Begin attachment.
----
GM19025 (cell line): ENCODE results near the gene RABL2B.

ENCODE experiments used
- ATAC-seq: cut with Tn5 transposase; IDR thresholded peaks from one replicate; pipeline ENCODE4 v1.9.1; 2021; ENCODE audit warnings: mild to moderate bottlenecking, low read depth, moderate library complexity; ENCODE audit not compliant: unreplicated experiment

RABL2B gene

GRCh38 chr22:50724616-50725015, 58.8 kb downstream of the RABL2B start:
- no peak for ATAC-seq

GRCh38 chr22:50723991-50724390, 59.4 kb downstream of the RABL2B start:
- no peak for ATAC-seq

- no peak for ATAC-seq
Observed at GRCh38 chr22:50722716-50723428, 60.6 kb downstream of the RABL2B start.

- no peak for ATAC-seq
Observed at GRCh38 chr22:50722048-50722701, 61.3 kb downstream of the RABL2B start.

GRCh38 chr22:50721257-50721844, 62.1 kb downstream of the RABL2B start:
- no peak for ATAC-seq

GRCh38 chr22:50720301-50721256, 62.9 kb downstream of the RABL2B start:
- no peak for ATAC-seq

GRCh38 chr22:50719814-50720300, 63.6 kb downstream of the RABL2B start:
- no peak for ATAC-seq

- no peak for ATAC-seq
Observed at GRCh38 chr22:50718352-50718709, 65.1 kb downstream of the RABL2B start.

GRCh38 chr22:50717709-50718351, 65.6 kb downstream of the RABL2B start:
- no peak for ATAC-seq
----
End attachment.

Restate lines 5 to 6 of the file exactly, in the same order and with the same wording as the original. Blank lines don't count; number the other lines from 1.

GRCh38 chr22:50724616-50725015, 58.8 kb downstream of the RABL2B start:
- no peak for ATAC-seq